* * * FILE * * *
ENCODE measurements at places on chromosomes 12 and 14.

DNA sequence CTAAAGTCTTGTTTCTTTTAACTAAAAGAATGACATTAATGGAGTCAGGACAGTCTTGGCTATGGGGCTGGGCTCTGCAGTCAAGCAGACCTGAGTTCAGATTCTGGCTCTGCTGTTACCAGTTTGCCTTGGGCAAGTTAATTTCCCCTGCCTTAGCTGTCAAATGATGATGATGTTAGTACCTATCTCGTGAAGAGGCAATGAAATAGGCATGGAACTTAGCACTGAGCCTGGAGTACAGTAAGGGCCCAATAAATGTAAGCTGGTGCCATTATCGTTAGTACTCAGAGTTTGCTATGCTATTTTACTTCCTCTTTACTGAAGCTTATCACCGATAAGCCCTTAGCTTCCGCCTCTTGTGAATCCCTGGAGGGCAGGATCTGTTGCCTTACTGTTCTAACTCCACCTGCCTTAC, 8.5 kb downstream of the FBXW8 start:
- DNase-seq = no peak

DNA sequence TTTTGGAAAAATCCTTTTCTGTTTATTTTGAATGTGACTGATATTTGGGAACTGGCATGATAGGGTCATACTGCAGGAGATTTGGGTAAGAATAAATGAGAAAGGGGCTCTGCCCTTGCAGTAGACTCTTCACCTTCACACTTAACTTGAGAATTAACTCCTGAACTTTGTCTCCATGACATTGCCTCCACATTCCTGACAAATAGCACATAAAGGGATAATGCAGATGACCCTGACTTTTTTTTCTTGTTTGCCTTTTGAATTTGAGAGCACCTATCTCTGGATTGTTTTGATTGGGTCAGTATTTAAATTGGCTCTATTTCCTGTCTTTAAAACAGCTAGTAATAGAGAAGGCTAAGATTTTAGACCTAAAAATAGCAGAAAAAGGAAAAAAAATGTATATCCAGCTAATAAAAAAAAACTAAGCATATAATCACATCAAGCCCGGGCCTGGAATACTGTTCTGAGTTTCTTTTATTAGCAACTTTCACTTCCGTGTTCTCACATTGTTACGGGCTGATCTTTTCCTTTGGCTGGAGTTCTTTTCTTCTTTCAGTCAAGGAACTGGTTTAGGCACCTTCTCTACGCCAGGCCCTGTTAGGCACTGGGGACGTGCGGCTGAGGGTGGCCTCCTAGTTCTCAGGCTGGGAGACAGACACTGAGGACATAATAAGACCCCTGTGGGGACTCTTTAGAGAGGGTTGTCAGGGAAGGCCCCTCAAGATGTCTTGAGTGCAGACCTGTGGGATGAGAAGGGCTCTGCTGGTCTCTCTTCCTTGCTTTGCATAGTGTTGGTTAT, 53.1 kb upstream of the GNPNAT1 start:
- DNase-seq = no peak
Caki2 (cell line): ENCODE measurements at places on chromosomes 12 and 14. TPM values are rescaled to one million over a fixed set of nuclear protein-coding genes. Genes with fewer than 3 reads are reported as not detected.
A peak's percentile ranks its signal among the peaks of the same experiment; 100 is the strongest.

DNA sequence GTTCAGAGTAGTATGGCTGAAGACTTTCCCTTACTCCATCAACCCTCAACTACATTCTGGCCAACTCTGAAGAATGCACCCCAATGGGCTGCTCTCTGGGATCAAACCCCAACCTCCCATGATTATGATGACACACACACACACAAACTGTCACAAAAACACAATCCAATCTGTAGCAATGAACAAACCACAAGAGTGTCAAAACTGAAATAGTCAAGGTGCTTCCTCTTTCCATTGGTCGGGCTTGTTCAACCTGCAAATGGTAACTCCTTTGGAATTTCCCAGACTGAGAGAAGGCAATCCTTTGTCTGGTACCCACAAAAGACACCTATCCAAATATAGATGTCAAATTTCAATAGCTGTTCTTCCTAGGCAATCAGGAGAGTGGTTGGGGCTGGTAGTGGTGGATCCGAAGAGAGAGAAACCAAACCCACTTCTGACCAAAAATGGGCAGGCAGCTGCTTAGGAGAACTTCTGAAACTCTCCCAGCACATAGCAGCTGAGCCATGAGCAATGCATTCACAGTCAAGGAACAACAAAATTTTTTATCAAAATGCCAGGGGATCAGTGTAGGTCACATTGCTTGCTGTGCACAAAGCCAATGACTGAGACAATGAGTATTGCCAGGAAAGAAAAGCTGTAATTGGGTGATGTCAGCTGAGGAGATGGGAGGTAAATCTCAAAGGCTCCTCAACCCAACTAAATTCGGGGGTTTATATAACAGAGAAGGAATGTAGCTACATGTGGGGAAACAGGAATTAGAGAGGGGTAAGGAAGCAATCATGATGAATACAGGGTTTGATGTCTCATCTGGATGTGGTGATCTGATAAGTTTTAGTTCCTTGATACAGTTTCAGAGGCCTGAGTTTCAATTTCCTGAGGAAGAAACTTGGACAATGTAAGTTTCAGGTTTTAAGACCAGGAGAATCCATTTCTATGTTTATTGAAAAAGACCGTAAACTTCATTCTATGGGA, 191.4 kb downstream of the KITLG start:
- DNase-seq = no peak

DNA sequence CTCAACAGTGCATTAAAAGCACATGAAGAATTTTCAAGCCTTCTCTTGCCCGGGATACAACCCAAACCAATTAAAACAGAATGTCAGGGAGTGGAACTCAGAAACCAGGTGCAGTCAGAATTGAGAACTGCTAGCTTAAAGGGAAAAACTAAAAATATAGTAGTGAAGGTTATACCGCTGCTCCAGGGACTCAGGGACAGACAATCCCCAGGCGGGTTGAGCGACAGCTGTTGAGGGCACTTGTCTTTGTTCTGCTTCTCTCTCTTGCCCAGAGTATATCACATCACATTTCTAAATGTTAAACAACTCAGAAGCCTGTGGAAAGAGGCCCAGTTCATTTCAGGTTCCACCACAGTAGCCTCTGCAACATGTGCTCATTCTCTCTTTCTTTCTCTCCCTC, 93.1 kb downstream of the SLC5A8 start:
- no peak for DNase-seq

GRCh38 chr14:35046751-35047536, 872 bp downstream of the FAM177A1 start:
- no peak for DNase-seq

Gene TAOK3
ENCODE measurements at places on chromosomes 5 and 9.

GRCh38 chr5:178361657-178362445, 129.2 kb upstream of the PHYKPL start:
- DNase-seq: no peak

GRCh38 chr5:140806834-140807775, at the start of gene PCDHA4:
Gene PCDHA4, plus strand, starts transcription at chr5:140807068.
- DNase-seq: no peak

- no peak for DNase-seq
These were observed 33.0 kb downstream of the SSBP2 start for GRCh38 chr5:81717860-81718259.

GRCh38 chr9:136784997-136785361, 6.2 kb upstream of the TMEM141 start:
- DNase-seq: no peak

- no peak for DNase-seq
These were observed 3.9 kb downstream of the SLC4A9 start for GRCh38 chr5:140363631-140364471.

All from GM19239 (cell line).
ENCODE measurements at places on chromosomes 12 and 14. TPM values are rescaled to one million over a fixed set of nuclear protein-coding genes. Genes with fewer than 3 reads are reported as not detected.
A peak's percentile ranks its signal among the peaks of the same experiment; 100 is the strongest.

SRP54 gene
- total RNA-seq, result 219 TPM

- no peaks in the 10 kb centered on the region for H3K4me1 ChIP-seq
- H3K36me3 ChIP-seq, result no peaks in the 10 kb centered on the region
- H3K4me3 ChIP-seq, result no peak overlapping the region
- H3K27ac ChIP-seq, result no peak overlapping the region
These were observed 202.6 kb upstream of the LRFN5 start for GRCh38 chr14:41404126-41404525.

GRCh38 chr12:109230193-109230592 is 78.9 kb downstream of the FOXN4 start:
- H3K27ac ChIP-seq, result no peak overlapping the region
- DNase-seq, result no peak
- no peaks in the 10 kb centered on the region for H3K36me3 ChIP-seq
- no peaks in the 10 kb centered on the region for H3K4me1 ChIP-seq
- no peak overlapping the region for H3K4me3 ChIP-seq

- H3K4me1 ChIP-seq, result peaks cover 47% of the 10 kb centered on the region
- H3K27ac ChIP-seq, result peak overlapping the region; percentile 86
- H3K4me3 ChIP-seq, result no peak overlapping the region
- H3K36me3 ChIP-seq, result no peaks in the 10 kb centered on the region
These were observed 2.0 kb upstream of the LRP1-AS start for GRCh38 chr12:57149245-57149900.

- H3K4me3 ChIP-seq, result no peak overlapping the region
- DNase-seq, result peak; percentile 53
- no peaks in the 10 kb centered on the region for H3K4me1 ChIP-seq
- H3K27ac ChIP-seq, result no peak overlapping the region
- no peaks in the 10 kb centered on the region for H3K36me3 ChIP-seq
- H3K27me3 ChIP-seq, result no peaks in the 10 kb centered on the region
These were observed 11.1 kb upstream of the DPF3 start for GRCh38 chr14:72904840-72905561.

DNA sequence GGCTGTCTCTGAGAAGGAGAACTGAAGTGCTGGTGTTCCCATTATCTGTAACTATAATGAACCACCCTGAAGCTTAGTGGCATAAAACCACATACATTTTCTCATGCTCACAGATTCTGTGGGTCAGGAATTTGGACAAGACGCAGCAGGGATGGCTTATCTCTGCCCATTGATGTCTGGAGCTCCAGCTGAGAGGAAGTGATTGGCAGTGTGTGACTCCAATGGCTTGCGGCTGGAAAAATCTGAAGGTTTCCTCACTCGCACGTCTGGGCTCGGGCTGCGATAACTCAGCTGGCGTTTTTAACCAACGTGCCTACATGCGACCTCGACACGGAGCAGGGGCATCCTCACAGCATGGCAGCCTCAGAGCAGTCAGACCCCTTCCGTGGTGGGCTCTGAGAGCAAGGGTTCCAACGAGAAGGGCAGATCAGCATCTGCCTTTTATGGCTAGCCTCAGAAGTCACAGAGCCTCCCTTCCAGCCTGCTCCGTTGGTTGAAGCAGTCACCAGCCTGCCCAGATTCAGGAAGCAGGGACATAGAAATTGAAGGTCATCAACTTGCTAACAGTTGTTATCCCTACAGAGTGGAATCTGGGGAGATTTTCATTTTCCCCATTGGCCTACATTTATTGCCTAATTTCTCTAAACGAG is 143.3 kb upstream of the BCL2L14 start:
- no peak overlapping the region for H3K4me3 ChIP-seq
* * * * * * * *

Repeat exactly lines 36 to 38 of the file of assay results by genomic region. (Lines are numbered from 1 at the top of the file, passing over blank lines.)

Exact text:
These were observed 202.6 kb upstream of the LRFN5 start for GRCh38 chr14:41404126-41404525.

GRCh38 chr12:109230193-109230592 is 78.9 kb downstream of the FOXN4 start:
- H3K27ac ChIP-seq, result no peak overlapping the region